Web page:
<p>Holy cow, the Klingons appear to be really out of focus in the still-untitled sequel to 2009's 'Star Trek' reboot</p>

Holy cow, the Klingons appear to be really out of focus in the still-untitled sequel to 2009's 'Star Trek' reboot

Credit: MTV/Viacom

Confirmed: JJ Abrams sneaks a Klingon into MTV Movie Awards

Hollywood's favorite secret-keeper hides a new villain in plain sight

In the last few days, I've been talking with a number of friends about "Prometheus," written in part by Damon Lindelof, and the careful campaign of secrecy that Fox and the filmmakers mounted while it was in production.

Obviously, Lindelof has some experience with working on something that he wants to keep secret, what with his time on "Lost" and his experiences working with JJ Abrams.  Right now, I'm enjoying the build-up to the still-untitled sequel to "Star Trek," if for no other reason than it seems to be driving the Internet crazy.

Abrams, of course, is the king of playing games with the Internet while he's in production on something, and so far, he's played things very close to the vest on "Star Trek 2."  Close enough that people still are arguing about whether or not Benedict Cumberbatch is playing Khan in the film, and close enough that there's still rampant speculation about whether or not he's going to include Klingons in the film.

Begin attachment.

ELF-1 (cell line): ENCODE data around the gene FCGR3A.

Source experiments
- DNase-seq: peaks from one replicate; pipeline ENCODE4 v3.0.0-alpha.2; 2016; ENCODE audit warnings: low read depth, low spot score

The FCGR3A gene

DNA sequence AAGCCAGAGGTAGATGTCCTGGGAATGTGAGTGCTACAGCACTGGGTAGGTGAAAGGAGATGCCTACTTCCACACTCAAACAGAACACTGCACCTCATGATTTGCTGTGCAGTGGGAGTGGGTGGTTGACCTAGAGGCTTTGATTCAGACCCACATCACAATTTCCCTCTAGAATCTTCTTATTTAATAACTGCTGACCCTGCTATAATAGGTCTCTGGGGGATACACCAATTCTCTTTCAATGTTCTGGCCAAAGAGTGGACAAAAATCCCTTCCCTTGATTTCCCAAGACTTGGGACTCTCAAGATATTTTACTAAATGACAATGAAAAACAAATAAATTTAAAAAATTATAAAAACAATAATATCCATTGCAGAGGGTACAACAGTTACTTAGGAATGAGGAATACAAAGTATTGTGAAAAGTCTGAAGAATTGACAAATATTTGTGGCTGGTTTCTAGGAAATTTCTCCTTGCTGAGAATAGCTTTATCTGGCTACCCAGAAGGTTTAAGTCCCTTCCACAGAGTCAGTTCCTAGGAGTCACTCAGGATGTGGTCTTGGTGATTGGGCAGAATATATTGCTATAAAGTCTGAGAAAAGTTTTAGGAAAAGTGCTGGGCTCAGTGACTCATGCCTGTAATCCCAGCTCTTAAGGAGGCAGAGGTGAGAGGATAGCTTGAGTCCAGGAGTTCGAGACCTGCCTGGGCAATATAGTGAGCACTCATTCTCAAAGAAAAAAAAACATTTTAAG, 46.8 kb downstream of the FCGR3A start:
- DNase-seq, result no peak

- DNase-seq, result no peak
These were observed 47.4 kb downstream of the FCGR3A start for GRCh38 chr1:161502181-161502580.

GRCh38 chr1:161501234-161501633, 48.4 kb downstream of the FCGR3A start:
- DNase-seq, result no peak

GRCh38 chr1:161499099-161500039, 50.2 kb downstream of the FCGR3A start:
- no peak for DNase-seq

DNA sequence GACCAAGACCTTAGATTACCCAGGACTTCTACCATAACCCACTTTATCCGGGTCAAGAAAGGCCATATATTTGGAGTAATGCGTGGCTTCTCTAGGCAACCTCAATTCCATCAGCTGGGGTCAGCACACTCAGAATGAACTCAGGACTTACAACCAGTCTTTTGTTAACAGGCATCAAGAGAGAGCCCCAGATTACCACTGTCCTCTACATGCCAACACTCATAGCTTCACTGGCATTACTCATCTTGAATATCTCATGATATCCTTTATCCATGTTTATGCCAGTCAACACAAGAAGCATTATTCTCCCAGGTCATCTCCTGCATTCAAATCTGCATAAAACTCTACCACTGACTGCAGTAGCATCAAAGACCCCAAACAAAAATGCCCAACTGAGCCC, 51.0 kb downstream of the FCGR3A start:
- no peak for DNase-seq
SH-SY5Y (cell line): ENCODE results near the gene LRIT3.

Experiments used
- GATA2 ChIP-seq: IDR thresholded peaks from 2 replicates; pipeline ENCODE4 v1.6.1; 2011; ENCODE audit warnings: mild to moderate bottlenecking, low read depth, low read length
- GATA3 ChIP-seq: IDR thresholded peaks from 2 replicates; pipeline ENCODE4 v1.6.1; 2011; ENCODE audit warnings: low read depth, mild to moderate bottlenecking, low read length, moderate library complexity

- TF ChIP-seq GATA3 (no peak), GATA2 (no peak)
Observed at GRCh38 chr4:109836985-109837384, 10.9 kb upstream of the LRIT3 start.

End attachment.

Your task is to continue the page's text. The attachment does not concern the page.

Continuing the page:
Thanks to Abrams himself, though, that no longer appears to be a question.

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<p>Jason Schwartzman seemed more than happy to discuss his work in Wes Anderson's new film 'Moonrise Kingdom' when we caught up with the actor at the Cannes Film Festival</p>

Jason Schwartzman seemed more than happy to discuss his work in Wes Anderson's new film 'Moonrise Kingdom' when we caught up with the actor at the Cannes Film Festival

Credit: HitFix

Watch: Jason Schwartzman joins the kids to talk about 'Moonrise Kingdom'

Gilman and Hayward seem remarkably poised for teenagers

The second full day of the Cannes Film Festival was also the first day of the rain that marred much of the event this year.  I was unprepared for it, and so when I hurried from the 8:30 AM screening of "Reality" to the beachfront location where I was set to conduct my "Moonrise Kingdom" interviews, I was just barely ahead of an ominous cloud front and the first few strangled bursts of precipitation.